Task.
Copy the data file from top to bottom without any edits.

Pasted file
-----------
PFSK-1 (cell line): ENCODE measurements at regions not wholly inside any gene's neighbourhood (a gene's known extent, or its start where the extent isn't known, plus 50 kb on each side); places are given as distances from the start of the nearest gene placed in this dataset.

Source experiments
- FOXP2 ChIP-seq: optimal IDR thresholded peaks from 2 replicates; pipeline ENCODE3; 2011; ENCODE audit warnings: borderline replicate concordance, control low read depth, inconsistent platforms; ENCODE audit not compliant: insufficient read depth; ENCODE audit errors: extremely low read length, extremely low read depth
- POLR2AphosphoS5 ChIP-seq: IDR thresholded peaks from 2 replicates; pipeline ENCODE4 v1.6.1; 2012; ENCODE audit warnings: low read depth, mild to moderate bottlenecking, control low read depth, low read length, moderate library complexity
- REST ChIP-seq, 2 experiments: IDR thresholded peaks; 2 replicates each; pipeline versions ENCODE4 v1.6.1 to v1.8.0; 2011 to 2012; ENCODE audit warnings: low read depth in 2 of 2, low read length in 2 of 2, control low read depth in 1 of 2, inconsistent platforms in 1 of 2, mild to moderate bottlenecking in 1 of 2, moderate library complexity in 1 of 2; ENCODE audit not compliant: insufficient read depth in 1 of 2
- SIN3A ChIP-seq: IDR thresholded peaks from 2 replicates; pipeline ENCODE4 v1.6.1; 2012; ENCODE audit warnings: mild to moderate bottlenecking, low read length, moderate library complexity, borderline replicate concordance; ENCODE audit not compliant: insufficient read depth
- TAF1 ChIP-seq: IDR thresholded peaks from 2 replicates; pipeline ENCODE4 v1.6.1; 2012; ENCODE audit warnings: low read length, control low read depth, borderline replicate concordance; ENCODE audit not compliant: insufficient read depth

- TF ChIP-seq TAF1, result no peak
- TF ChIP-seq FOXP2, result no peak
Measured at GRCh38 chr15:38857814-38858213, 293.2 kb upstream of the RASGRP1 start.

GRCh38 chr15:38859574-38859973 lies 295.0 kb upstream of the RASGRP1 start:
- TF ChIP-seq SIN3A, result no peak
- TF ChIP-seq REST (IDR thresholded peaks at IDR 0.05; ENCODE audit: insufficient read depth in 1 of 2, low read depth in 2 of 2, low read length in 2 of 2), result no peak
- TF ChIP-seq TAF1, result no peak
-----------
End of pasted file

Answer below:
PFSK-1 (cell line): ENCODE measurements at regions not wholly inside any gene's neighbourhood (a gene's known extent, or its start where the extent isn't known, plus 50 kb on each side); places are given as distances from the start of the nearest gene placed in this dataset.

Source experiments
- FOXP2 ChIP-seq: optimal IDR thresholded peaks from 2 replicates; pipeline ENCODE3; 2011; ENCODE audit warnings: borderline replicate concordance, control low read depth, inconsistent platforms; ENCODE audit not compliant: insufficient read depth; ENCODE audit errors: extremely low read length, extremely low read depth
- POLR2AphosphoS5 ChIP-seq: IDR thresholded peaks from 2 replicates; pipeline ENCODE4 v1.6.1; 2012; ENCODE audit warnings: low read depth, mild to moderate bottlenecking, control low read depth, low read length, moderate library complexity
- REST ChIP-seq, 2 experiments: IDR thresholded peaks; 2 replicates each; pipeline versions ENCODE4 v1.6.1 to v1.8.0; 2011 to 2012; ENCODE audit warnings: low read depth in 2 of 2, low read length in 2 of 2, control low read depth in 1 of 2, inconsistent platforms in 1 of 2, mild to moderate bottlenecking in 1 of 2, moderate library complexity in 1 of 2; ENCODE audit not compliant: insufficient read depth in 1 of 2
- SIN3A ChIP-seq: IDR thresholded peaks from 2 replicates; pipeline ENCODE4 v1.6.1; 2012; ENCODE audit warnings: mild to moderate bottlenecking, low read length, moderate library complexity, borderline replicate concordance; ENCODE audit not compliant: insufficient read depth
- TAF1 ChIP-seq: IDR thresholded peaks from 2 replicates; pipeline ENCODE4 v1.6.1; 2012; ENCODE audit warnings: low read length, control low read depth, borderline replicate concordance; ENCODE audit not compliant: insufficient read depth

- TF ChIP-seq TAF1, result no peak
- TF ChIP-seq FOXP2, result no peak
Measured at GRCh38 chr15:38857814-38858213, 293.2 kb upstream of the RASGRP1 start.

GRCh38 chr15:38859574-38859973 lies 295.0 kb upstream of the RASGRP1 start:
- TF ChIP-seq SIN3A, result no peak
- TF ChIP-seq REST (IDR thresholded peaks at IDR 0.05; ENCODE audit: insufficient read depth in 1 of 2, low read depth in 2 of 2, low read length in 2 of 2), result no peak
- TF ChIP-seq TAF1, result no peak